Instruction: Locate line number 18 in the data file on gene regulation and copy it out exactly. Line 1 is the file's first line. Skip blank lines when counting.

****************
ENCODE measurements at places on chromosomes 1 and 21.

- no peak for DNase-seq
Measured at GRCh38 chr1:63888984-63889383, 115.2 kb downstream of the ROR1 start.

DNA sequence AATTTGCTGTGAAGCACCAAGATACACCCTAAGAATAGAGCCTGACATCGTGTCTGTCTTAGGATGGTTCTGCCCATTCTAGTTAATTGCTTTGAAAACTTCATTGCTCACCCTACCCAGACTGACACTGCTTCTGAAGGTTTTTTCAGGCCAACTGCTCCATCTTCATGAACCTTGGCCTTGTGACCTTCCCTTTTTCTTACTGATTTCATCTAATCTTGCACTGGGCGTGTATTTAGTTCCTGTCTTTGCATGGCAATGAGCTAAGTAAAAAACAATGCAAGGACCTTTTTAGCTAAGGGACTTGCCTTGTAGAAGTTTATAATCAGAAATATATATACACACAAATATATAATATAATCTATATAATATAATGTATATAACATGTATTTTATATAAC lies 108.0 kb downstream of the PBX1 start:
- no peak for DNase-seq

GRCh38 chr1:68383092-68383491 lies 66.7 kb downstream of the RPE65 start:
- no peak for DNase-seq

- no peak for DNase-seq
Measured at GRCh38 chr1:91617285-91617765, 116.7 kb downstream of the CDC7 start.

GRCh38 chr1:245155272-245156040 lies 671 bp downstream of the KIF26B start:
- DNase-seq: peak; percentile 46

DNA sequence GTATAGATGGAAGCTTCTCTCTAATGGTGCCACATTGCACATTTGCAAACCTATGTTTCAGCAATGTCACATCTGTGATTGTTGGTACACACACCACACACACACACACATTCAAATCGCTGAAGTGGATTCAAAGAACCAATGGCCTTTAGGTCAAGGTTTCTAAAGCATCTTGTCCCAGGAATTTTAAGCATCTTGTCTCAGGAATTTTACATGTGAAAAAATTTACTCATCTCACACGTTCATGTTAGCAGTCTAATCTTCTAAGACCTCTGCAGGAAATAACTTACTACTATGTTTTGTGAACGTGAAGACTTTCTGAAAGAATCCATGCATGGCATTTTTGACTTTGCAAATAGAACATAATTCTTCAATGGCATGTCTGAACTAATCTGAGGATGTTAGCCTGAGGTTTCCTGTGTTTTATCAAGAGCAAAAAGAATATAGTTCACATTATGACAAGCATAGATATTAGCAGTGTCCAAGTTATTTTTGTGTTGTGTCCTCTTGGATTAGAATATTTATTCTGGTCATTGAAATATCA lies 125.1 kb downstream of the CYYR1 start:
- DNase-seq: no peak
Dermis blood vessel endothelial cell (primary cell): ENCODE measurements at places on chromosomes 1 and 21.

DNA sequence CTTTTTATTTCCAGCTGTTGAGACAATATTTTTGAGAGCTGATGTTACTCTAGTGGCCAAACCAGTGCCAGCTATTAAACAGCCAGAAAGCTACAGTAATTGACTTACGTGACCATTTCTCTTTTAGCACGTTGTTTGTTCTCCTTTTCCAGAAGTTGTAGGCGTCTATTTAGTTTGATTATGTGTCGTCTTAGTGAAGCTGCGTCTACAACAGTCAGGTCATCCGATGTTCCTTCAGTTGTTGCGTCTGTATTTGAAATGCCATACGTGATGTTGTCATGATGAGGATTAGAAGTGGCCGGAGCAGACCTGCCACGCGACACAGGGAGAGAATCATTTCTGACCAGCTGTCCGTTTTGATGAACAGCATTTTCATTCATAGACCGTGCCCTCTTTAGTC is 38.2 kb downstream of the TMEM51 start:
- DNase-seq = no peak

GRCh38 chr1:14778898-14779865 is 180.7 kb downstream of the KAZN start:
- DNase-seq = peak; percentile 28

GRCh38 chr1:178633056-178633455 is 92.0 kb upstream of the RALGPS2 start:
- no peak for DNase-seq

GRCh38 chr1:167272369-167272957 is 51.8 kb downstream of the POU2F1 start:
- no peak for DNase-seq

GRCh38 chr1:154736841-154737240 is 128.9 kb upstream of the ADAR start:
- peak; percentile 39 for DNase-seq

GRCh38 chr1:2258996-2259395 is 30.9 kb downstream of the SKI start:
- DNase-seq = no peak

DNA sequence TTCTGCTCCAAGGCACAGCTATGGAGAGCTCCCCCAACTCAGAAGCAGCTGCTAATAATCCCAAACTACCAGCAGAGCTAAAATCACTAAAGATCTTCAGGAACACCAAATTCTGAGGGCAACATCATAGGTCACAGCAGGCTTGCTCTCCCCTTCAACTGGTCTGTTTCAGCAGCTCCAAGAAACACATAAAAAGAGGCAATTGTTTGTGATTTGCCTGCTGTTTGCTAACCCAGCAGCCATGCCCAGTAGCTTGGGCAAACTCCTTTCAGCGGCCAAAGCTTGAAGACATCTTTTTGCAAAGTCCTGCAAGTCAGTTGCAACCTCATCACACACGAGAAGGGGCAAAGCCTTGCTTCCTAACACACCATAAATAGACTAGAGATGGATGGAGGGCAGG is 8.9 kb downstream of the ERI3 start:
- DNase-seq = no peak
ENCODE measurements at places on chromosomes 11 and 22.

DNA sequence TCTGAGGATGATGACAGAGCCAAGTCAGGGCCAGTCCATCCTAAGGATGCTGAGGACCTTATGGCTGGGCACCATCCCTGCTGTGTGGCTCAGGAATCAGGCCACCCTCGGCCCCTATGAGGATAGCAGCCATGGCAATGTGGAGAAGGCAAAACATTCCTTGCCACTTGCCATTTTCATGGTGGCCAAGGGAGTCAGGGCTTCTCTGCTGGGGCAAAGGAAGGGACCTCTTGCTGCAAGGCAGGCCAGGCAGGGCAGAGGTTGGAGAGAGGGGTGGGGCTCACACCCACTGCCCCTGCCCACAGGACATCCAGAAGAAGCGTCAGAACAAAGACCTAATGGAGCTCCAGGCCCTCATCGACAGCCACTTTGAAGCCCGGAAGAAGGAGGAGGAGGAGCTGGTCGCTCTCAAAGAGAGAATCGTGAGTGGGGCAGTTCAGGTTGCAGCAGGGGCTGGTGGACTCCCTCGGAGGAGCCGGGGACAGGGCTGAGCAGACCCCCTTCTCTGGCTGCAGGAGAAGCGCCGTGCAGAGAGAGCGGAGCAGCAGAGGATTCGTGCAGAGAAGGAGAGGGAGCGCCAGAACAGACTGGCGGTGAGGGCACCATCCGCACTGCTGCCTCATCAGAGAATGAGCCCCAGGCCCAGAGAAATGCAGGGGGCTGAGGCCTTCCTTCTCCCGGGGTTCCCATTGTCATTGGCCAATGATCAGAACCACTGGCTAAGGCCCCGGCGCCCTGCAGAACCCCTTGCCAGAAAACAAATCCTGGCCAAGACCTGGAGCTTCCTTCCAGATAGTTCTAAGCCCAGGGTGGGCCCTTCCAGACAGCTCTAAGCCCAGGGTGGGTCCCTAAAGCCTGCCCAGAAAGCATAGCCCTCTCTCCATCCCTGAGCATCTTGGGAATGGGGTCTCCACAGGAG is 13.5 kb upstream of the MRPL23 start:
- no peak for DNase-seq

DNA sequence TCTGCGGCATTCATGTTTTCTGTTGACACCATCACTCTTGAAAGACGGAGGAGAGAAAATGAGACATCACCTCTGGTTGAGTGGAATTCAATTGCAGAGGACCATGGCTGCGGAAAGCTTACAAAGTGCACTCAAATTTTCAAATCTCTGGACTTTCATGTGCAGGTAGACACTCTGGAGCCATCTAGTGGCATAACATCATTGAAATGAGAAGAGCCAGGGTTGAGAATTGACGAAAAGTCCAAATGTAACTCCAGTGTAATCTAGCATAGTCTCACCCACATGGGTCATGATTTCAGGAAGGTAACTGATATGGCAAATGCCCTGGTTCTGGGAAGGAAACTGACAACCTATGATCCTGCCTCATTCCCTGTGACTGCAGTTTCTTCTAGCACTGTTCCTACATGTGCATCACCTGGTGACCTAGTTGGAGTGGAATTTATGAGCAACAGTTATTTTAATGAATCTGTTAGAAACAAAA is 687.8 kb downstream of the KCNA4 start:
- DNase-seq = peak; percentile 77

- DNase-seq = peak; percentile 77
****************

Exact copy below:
- DNase-seq = peak; percentile 28